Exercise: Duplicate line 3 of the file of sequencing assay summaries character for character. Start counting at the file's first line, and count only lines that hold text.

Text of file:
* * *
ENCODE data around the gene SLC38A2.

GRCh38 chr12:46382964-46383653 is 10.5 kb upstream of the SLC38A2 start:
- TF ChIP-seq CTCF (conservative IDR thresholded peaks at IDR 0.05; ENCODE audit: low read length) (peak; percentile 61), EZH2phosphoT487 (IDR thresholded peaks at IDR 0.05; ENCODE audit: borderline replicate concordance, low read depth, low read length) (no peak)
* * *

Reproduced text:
- TF ChIP-seq CTCF (conservative IDR thresholded peaks at IDR 0.05; ENCODE audit: low read length) (peak; percentile 61), EZH2phosphoT487 (IDR thresholded peaks at IDR 0.05; ENCODE audit: borderline replicate concordance, low read depth, low read length) (no peak)